Welcome to the quarterly newsletter of SeaLink Capital Partners (SCP).
Four years into its term and with the next general elections less than a year away, the BJP is facing one of its toughest economic challenges – rising crude oil prices. While the government did make the most of the extended period of low prices by pushing through on its economic reform agenda, India’s strong dependence on oil imports is creating a rippling effect – financially and politically.
For businesses, the best laid plans and projections can sometimes not pan out quite as expected. What matters most at that point is an honest and constructive dialogue with key stakeholders. Rahul Sanghavi shares his thoughts below on the importance of establishing and maintaining trust in any partnership.
Entrepreneurs have often cited customer research as the trigger that helped them capitalize on a market opportunity. We believe it is just as important at the time of investment in a company – with insights that can help refine the business strategy and areas of focus for the future. Karthik Narayanaswamy shares his views on this subject in this newsletter.
Indian Economy – still strong but headwinds emerge
In its latest World Economic Outlook report, the International Monetary Fund has forecast a 7.4% GDP growth for India for FY 2018, firmly positioning it as the fastest growing major economy in the world. The report cites the “fading transitory effects” of demonetization and GST implementation, strong private consumption, and continued implementation of structural reforms that enhance productivity as the key factors behind their projections.
While India’s economic growth trajectory remains robust, headwinds have emerged. The increase in crude oil prices has widened the current account deficit and put additional pressure on the fiscal deficit while also stoking inflation concerns. With general elections less than twelve months away, the government may also face internal party resistance for passing on additional increases in fuel prices to the consumer.
India is the world’s third-largest consumer of oil and imports nearly 80% of its requirement, making it particularly susceptible to changes in global oil prices. The fiscal windfall it received over the past few years with low oil prices is currently reversing. Current account deficit is likely to reach a six-year high at over 2.4% of GDP. In the past years, India has funded its current account deficit with stable inflows from foreign direct investment. But with indications from the US Federal Reserve on imminent monetary tightening along with fears of a global trade war and increased protectionism, the risk of portfolio outflows has increased. While equity markets in India are performing well on the back on good earnings releases, bond yields have been rising as a result of fiscal concerns. The yield on the 10-year government bonds has risen from 6.41% in July 2017 to 7.74% in April 2018.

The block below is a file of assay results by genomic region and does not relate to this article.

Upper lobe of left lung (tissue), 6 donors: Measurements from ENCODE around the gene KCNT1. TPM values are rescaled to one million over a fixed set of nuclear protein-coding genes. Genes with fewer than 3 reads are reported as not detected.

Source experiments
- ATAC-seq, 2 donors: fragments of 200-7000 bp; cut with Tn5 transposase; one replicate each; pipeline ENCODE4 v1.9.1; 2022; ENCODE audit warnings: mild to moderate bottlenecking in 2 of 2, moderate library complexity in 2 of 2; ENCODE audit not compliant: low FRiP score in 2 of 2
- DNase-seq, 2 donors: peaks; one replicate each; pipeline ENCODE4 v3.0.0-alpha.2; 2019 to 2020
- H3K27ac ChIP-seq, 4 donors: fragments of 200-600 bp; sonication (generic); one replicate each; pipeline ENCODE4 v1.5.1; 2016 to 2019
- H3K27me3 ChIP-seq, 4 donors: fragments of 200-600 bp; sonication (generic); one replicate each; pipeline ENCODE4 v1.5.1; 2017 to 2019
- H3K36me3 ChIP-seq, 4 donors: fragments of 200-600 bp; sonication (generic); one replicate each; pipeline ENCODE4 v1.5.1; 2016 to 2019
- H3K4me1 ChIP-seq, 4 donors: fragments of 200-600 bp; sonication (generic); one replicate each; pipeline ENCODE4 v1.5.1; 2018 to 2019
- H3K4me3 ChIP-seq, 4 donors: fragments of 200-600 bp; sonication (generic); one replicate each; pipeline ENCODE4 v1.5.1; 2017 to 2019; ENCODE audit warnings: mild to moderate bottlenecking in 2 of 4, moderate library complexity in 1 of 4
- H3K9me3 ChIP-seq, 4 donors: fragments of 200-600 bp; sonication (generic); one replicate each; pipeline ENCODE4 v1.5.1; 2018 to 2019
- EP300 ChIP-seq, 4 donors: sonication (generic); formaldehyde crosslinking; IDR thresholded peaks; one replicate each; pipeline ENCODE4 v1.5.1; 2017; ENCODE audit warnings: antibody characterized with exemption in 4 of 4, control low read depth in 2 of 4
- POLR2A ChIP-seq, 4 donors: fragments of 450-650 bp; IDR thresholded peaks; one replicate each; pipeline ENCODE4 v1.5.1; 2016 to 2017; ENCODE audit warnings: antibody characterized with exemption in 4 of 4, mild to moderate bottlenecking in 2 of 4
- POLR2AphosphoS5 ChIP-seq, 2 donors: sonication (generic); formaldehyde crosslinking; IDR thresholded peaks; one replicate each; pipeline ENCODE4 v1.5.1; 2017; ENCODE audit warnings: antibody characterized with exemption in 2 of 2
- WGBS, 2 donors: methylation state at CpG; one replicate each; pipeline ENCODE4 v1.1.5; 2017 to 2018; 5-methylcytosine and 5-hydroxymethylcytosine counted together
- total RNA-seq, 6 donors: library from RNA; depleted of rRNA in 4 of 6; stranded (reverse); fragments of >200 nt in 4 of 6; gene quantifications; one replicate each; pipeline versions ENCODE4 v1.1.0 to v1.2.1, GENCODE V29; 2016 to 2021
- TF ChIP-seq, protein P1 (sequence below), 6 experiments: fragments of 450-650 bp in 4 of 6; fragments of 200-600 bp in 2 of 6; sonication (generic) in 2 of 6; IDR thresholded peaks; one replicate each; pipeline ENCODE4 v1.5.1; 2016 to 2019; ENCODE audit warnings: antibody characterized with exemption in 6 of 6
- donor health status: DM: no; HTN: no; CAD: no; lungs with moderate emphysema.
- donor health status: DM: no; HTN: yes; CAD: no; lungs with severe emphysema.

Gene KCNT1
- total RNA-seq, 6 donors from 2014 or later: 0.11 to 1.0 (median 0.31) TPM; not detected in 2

Issues in the banking sector persist – legacy problems of non-performing assets, combined with new oversight issues continue to impact credit growth. Recently, concerns related to governance at two of the largest private sector banks have also alarmed investors.
The slippage in fiscal deficit target and the increase in current account deficit has led to depreciation of the Indian Rupee. Since January 1 of this year, the Indian Rupee has shed 3% of its value vs. the US Dollar as opposed to a 6% appreciation in calendar 2017. Fortunately, a large foreign exchange reserve (US $426 billion) provides the Central Bank a cushion for absorbing any global shocks and the ability to withstand future pressure on the currency.